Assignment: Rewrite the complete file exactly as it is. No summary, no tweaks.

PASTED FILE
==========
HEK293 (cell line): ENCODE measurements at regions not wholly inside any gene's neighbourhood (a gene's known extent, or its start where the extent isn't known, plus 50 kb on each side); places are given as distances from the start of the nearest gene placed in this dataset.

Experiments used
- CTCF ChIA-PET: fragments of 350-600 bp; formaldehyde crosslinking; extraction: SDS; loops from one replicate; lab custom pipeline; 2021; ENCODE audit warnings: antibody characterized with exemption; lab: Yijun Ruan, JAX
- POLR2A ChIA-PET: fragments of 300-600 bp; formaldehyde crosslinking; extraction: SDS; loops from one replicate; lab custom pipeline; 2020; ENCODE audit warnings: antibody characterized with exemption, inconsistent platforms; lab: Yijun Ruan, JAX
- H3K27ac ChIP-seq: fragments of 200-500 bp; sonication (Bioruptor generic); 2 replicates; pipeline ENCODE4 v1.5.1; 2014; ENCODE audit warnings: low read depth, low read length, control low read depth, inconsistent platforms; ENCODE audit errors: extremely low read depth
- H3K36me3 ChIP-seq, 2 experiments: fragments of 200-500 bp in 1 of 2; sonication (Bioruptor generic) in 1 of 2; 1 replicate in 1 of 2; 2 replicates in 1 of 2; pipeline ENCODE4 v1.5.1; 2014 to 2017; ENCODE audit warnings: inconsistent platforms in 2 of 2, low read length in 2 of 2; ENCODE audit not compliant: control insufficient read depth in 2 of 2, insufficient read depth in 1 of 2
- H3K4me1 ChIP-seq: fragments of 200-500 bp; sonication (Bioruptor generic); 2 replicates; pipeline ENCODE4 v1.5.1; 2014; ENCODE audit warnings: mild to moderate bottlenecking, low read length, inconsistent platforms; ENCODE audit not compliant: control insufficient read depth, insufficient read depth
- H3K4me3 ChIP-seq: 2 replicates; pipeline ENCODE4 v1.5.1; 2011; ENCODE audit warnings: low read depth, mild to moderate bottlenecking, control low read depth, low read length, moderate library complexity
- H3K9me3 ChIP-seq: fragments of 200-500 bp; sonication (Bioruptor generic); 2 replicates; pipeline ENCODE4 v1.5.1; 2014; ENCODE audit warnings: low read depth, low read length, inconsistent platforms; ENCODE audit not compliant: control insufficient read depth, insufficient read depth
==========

HEK293 (cell line): ENCODE measurements at regions not wholly inside any gene's neighbourhood (a gene's known extent, or its start where the extent isn't known, plus 50 kb on each side); places are given as distances from the start of the nearest gene placed in this dataset.

Experiments used
- CTCF ChIA-PET: fragments of 350-600 bp; formaldehyde crosslinking; extraction: SDS; loops from one replicate; lab custom pipeline; 2021; ENCODE audit warnings: antibody characterized with exemption; lab: Yijun Ruan, JAX
- POLR2A ChIA-PET: fragments of 300-600 bp; formaldehyde crosslinking; extraction: SDS; loops from one replicate; lab custom pipeline; 2020; ENCODE audit warnings: antibody characterized with exemption, inconsistent platforms; lab: Yijun Ruan, JAX
- H3K27ac ChIP-seq: fragments of 200-500 bp; sonication (Bioruptor generic); 2 replicates; pipeline ENCODE4 v1.5.1; 2014; ENCODE audit warnings: low read depth, low read length, control low read depth, inconsistent platforms; ENCODE audit errors: extremely low read depth
- H3K36me3 ChIP-seq, 2 experiments: fragments of 200-500 bp in 1 of 2; sonication (Bioruptor generic) in 1 of 2; 1 replicate in 1 of 2; 2 replicates in 1 of 2; pipeline ENCODE4 v1.5.1; 2014 to 2017; ENCODE audit warnings: inconsistent platforms in 2 of 2, low read length in 2 of 2; ENCODE audit not compliant: control insufficient read depth in 2 of 2, insufficient read depth in 1 of 2
- H3K4me1 ChIP-seq: fragments of 200-500 bp; sonication (Bioruptor generic); 2 replicates; pipeline ENCODE4 v1.5.1; 2014; ENCODE audit warnings: mild to moderate bottlenecking, low read length, inconsistent platforms; ENCODE audit not compliant: control insufficient read depth, insufficient read depth
- H3K4me3 ChIP-seq: 2 replicates; pipeline ENCODE4 v1.5.1; 2011; ENCODE audit warnings: low read depth, mild to moderate bottlenecking, control low read depth, low read length, moderate library complexity
- H3K9me3 ChIP-seq: fragments of 200-500 bp; sonication (Bioruptor generic); 2 replicates; pipeline ENCODE4 v1.5.1; 2014; ENCODE audit warnings: low read depth, low read length, inconsistent platforms; ENCODE audit not compliant: control insufficient read depth, insufficient read depth